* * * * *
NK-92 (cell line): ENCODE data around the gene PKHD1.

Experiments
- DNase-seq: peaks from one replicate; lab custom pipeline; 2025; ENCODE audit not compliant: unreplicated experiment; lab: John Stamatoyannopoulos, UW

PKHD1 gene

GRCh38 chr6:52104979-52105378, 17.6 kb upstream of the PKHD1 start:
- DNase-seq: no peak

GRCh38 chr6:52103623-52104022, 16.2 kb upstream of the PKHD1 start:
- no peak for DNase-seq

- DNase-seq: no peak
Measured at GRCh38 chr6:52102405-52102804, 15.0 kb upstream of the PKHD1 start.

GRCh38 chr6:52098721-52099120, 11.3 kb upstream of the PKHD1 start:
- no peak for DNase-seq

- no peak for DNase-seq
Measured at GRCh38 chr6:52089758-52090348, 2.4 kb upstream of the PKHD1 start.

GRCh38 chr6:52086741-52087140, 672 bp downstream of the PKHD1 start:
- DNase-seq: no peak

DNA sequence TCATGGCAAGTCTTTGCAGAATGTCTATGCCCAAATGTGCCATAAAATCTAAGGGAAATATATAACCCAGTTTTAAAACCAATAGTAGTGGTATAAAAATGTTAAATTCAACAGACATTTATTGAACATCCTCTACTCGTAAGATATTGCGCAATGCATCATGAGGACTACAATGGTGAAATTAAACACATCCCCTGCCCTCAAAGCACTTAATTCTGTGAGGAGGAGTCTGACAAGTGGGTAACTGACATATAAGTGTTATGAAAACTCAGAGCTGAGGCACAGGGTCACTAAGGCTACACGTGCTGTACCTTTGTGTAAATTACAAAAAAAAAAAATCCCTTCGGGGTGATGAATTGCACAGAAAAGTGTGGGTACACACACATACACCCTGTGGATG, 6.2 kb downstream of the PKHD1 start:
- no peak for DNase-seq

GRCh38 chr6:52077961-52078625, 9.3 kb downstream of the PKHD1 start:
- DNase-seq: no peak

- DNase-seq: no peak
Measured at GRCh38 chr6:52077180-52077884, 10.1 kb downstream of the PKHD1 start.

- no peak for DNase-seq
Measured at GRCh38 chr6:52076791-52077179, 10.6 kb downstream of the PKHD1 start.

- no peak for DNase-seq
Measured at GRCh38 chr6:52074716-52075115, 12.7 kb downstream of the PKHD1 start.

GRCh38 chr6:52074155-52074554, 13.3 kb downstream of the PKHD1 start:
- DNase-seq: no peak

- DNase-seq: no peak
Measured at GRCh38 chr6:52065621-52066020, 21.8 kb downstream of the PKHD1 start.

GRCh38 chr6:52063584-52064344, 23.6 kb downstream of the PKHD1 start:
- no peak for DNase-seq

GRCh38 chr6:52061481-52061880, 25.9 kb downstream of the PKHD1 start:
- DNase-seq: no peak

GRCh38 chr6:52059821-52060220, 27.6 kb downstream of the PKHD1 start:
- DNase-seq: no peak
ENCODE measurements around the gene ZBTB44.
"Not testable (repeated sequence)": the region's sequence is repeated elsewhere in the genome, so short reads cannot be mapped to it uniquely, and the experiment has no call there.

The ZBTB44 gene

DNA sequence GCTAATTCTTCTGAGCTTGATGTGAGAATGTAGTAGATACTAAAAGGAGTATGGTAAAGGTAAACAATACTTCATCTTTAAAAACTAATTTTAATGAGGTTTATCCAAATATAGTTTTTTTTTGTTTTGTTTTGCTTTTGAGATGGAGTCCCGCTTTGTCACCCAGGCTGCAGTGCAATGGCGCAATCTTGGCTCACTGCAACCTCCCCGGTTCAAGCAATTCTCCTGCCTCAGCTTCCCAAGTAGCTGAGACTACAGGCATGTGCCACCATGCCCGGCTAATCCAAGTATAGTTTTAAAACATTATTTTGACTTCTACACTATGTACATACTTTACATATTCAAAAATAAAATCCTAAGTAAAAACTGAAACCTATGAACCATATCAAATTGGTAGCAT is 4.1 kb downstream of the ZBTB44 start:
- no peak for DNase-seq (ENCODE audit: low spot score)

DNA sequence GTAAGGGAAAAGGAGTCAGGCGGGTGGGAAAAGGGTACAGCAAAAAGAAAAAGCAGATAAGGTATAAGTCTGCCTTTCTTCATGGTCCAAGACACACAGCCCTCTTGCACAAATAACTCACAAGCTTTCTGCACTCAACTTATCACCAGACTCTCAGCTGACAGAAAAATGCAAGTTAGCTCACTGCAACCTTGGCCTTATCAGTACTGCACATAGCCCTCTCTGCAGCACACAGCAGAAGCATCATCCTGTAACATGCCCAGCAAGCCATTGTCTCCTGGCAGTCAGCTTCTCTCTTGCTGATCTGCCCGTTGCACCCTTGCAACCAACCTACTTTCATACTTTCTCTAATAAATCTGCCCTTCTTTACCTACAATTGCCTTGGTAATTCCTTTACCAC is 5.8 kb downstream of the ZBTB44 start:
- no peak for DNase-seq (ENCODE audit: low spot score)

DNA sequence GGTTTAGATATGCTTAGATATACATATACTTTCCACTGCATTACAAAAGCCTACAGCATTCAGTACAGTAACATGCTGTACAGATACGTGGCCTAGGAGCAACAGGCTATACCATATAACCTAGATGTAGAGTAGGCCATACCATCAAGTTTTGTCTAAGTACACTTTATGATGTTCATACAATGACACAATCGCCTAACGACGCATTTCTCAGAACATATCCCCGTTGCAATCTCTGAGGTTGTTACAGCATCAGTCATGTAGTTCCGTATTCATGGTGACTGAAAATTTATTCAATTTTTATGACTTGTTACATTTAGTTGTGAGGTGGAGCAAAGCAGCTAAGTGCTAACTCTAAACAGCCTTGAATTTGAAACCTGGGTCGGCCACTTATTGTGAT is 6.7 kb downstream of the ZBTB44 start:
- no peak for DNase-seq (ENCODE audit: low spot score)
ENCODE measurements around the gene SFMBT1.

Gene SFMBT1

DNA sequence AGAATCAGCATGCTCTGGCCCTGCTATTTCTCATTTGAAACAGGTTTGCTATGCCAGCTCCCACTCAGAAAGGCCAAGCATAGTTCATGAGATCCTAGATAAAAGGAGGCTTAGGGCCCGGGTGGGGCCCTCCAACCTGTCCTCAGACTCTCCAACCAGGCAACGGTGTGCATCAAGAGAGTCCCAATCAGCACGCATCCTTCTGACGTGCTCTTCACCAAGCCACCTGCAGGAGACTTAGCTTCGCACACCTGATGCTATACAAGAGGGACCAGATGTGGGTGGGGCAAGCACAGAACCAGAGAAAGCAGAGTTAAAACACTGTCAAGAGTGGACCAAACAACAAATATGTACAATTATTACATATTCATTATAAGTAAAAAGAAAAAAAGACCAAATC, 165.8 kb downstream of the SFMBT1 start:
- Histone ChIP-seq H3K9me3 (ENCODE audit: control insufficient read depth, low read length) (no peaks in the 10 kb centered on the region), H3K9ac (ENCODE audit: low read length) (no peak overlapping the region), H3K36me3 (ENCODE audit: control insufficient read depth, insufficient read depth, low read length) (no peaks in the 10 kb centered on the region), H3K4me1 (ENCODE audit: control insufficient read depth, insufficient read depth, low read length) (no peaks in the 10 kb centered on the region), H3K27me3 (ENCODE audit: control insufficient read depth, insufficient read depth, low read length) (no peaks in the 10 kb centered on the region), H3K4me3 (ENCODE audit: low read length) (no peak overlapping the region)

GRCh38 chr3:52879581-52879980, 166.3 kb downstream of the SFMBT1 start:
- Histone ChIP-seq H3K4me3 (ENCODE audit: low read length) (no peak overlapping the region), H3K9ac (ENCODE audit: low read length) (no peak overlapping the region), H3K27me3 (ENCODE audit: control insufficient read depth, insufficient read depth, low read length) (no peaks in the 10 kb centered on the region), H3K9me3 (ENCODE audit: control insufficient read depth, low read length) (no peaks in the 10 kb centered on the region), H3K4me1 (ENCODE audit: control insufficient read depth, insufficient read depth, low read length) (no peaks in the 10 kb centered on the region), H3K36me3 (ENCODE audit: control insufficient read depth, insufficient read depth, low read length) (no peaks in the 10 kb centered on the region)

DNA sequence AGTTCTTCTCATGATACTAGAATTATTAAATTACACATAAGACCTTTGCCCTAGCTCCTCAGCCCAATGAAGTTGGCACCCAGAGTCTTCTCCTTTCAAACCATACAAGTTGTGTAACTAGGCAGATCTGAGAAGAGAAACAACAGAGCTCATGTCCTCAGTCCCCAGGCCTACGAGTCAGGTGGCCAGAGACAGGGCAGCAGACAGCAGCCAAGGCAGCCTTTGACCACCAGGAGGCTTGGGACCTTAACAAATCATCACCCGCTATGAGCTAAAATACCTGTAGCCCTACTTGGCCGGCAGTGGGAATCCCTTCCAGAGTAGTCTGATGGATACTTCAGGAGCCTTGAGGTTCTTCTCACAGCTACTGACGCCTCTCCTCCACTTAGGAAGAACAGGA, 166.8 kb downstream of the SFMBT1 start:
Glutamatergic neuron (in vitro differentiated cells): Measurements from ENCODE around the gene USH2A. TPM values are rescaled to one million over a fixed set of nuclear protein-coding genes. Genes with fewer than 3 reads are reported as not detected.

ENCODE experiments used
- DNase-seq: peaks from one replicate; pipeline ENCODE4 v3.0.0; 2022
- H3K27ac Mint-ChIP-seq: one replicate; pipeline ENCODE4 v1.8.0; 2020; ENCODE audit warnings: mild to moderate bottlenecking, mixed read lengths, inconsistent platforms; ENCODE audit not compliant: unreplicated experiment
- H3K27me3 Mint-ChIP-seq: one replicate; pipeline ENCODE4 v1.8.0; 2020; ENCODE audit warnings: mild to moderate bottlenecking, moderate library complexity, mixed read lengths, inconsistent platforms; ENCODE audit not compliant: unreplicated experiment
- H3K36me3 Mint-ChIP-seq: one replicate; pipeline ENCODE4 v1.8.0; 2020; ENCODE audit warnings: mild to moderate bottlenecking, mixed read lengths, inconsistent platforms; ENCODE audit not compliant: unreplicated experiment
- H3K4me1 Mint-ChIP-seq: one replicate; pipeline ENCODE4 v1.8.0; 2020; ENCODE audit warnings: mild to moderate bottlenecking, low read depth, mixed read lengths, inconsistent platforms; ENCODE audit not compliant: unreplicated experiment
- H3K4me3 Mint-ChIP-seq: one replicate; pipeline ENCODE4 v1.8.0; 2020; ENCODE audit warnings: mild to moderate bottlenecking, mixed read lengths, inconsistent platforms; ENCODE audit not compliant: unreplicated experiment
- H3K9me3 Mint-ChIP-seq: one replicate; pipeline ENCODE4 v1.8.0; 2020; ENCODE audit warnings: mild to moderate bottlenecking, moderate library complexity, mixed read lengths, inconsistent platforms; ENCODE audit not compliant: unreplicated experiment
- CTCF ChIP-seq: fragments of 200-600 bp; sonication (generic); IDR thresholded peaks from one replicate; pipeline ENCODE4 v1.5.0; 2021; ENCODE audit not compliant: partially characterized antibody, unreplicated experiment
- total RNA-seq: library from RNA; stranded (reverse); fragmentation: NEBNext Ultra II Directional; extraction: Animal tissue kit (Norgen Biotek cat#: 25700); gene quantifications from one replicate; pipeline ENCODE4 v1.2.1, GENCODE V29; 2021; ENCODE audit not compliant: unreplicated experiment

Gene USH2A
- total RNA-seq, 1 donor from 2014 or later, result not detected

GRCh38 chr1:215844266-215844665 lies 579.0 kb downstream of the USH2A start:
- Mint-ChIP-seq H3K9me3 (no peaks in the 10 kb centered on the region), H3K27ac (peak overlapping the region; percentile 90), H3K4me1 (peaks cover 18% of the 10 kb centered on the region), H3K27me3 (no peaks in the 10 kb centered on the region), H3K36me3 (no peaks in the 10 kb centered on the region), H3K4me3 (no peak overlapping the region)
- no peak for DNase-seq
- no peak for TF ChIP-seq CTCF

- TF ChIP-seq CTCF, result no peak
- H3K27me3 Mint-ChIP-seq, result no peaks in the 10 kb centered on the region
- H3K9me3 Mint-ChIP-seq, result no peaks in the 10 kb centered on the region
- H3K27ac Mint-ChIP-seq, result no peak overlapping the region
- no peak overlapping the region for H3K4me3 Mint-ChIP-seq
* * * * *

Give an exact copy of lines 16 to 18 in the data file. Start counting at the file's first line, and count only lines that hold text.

- DNase-seq: no peak

DNA sequence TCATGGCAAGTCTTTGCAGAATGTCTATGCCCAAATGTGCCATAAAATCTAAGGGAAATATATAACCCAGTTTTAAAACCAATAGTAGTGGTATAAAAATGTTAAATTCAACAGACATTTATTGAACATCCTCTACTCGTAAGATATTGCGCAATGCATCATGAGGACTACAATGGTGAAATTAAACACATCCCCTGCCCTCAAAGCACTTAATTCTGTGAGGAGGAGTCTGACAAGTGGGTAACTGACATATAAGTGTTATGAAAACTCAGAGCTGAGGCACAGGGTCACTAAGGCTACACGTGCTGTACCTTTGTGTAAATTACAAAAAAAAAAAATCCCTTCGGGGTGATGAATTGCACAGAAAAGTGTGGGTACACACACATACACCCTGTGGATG, 6.2 kb downstream of the PKHD1 start:
- no peak for DNase-seq